The FCO will have emphasised to the Prince that Israel is not only an ally but also a democracy and that it shares western values to which Britain subscribes. However, it is unlikely that he would have been briefed in detail about the kind of democracy that Israel actually practices. It claims to be a Jewish and democratic state, but inherent in this is that its Jewish character always trumps democracy.
Israel’s parliament, the Knesset, recently stopped a bill from being discussed that would have given equal rights to all citizens. A bill calling for Israel “to be defined as a state of all its citizens” was disqualified from being placed on the Knesset’s agenda. Palestinian Israeli MK Haneen Zoabi, who the Prince is unlikely to meet, reaffirmed recently that, “A democracy does not exist without equality among its citizens.” Such equality is missing from Israeli-style democracy.
We can assume that this naked discrimination between citizens of the same country would not be something that Prince William would subscribe to, but his visit to Israel gives it the green light to continue.
The “Nation State Bill” passed its first reading earlier this year, and will define Israel as the “nation-state of the Jewish people”. The discriminatory implications of the Bill passing in its original format worry those who fight for equality between human beings, particularly citizens of the same state.
We can also safely assume that Britain would not establish as a matter of policy communities that are exclusively for people of one colour, creed or religion, but the illegal settlement enterprise enforced by Israel on occupied Palestinian land does exactly that. It builds homes, roads and other infrastructure for the exclusive use of its Jewish citizens. Even within Israel’s undeclared but internationally recognised borders, Jews live largely segregated lives from non-Jewish citizens.
Furthermore, it would be inconceivable for British communities to set up “Admissions Committees” to vet those wishing to move in. Prince William will not be told that in 2014 the Israeli Supreme Court upheld the “Admissions Committees Law” that allows Israel’s Jewish communities to exclude its Arab citizens from living in the same town, village or neighbourhood.
In March, a Jewish town in the Galilee region of northern Israel cancelled the sale of land for new homes in the community after it “became clear that more than 50 per cent of those purchasing the plots were Arab citizens”. Hundreds of Jewish Israelis demonstrated recently in Afula against the sale of a home to an Arab family.
The prince will not be told about Israel’s discrimination against the Bedouin Community in the Negev Desert. Since its creation on Palestinian land in 1948, it has not recognised 35 villages, which it deprives of services, simply because they are populated by Bedouin. He will not be told that the Bedouin village of Um Al-Hiran will be demolished to make way the Jew-only settlement of Hiran.
William will not be told of more than 65 laws on the statute book that discriminate against non-Jews in the state, including the law of return and marriage between Israeli citizens and Palestinian citizens from the occupied territories. Nor will he visit Hebron to see modern day Apartheid in action, with an illegal occupation to boot. He will not visit Gaza to see the impact of the 11-year long siege, so he will not visit the home of Razan Al-Najjar, the 21- year old medic who was gunned down and killed by an Israel soldier while helping the injured.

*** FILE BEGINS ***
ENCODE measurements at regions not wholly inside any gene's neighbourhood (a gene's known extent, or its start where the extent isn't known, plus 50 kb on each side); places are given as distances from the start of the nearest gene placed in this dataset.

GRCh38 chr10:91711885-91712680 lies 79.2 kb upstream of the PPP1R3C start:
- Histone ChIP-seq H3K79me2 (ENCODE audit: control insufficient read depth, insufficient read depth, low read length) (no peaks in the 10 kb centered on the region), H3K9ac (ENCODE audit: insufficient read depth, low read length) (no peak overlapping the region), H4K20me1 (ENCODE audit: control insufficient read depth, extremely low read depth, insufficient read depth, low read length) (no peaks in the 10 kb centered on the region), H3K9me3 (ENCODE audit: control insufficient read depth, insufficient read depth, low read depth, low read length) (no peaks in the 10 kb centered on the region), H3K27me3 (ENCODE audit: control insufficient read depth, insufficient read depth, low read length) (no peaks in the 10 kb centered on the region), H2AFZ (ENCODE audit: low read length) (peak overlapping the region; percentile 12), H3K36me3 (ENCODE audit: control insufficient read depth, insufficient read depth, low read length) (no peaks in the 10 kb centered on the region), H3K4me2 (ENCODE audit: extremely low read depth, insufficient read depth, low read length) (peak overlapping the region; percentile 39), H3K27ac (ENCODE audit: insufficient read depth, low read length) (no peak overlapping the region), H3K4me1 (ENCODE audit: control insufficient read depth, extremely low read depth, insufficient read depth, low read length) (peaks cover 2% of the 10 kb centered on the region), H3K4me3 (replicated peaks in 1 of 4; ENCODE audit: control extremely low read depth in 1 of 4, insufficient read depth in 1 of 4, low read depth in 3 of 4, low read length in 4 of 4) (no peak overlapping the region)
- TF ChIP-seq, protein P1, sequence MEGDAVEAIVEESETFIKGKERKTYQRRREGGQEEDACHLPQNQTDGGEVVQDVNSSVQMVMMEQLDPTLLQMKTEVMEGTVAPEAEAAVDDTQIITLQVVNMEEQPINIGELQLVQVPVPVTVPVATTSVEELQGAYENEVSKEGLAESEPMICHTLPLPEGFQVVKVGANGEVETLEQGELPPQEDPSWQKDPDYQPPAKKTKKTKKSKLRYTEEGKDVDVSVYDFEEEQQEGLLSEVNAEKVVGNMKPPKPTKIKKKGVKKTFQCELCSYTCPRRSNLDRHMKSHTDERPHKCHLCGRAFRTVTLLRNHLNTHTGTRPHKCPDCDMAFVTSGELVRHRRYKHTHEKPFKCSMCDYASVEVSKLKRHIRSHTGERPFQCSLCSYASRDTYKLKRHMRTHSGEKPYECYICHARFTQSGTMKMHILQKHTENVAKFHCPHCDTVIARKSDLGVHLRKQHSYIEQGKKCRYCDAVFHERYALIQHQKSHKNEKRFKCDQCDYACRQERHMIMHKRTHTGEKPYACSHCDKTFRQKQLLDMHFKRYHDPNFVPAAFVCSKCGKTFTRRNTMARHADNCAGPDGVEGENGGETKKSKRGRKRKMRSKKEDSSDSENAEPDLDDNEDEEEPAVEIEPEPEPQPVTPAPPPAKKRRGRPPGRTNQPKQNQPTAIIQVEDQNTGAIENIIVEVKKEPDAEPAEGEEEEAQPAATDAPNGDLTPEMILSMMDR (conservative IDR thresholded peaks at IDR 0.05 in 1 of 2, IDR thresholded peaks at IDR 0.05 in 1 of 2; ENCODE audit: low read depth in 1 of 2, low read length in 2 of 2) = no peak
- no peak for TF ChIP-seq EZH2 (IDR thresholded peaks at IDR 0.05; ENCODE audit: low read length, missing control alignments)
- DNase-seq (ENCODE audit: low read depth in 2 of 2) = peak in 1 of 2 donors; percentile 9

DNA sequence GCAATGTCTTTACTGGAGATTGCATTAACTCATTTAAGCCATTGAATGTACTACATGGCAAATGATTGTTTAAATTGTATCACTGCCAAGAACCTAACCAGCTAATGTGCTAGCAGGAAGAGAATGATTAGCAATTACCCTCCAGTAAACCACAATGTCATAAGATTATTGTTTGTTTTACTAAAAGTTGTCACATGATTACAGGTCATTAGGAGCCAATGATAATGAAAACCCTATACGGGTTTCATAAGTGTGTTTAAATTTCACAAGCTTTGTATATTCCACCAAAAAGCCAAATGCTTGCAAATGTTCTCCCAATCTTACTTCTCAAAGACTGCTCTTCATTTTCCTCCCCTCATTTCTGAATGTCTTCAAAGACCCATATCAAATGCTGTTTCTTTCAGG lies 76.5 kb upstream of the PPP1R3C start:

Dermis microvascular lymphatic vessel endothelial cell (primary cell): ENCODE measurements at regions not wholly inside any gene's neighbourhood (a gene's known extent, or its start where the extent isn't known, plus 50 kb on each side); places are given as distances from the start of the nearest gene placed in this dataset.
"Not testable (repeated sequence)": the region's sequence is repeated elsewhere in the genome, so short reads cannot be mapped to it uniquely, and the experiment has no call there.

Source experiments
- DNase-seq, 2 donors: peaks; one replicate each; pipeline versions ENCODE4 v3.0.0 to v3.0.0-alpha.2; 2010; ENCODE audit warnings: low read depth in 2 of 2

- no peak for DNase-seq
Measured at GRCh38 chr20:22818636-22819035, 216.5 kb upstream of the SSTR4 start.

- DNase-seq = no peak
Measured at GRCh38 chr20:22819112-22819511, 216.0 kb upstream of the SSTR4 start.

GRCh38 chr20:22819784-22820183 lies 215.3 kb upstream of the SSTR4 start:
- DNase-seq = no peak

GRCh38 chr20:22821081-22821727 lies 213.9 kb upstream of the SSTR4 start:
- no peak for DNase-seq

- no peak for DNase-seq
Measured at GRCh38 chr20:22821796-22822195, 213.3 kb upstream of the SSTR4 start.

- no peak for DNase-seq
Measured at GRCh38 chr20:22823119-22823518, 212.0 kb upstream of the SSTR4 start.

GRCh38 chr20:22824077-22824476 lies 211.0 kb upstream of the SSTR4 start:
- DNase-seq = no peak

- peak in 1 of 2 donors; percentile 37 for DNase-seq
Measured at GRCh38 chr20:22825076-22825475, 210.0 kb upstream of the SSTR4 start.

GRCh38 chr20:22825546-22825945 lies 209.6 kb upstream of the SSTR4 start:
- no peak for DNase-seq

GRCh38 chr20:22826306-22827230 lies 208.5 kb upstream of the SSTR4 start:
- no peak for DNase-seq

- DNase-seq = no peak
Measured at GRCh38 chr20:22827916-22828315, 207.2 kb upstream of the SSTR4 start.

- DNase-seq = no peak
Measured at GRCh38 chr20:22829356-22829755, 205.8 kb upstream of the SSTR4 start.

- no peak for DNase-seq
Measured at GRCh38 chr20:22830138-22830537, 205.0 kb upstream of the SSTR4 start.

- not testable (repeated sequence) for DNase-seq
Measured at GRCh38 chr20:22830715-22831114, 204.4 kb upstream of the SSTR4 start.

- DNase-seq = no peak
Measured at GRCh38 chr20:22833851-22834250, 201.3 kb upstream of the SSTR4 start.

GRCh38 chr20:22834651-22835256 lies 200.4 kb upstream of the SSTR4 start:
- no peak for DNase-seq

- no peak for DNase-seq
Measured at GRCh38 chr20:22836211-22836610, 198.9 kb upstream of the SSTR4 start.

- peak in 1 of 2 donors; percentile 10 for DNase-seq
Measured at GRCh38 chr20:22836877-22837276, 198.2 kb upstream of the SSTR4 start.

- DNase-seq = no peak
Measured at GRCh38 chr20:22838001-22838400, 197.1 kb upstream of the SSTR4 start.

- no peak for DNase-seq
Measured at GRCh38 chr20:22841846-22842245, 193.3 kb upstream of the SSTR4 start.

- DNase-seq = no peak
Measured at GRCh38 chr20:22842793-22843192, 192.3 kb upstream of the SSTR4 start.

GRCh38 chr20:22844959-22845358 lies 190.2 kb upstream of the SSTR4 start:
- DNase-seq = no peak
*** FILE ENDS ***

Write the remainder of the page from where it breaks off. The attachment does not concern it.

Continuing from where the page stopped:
The prince will not be told that Jewish and Arab women are segregated in hospital maternity wards or that Bedouins are not allowed into a swimming pool because locals threatened to “boycott the pool if Bedouin were allowed in.”
Even as a military man himself, Prince William will not visit a military court to see Palestinian children shackled and abused while they await conviction as almost all charges against them are upheld by the courts whose jurisdiction does not apply to Israeli Jews.
The above is but a taste of the discriminatory state that Prince William is honouring with his visit. Does such an openly racist state deserve this honour? What will it take for the so-called international community and civilised western states to see Israel for what it has become and move from protecting it from accountability for its crimes to sanctioning it for its continued breaches of international laws and conventions?
The timing of the visit is very much linked to Britain’s exit from the European Union and its desperation to sign trade deals post-BREXIT. Prince William is being used by the government to extract such a deal with a rogue, Apartheid state that will take anything on offer and continue to discriminate against Palestinians with impunity, emboldened by this royal visit.
First came America’s recognition of Jerusalem as the capital of Israel, and now we have a visit by a senior member of the British royal family, despite Israel’s appalling human rights record What incentive does it have to stop abusing Palestinians and their legitimate rights and aspirations?
primero publicó el monitor de Oriente en 13/6/2018
Palestinos participan en las protestas contra la ocupación y el bloqueo israelí en la frontera entre Gaza e Israel, en la localidad de Khan Younis, el pasado viernes 8 de junio de 2018 [Mustafa Hassona / Anadolu Agency]
La maquinaria propagandística de Israel lleva funcionando a pleno nivel desde el 30 de marzo, cuando comenzó la Gran Marcha del Retorno y decenas de miles de palestinos de Gaza marcharon hacia la valla que les separa de Israel para exigir su derecho a regresar a sus ciudades y pueblos de origen, además del fin de los 11 años de asedio inmoral a Gaza. Una vez más, el objetivo es deshumanizar a los palestinos, retratarlos como personas violentas que pretenden atacar y asesinar a los israelíes, en vez de como a un pueblo respaldado por la ley internacional articulada en la Resolución 194 de la ONU, que otorga su derecho al retorno.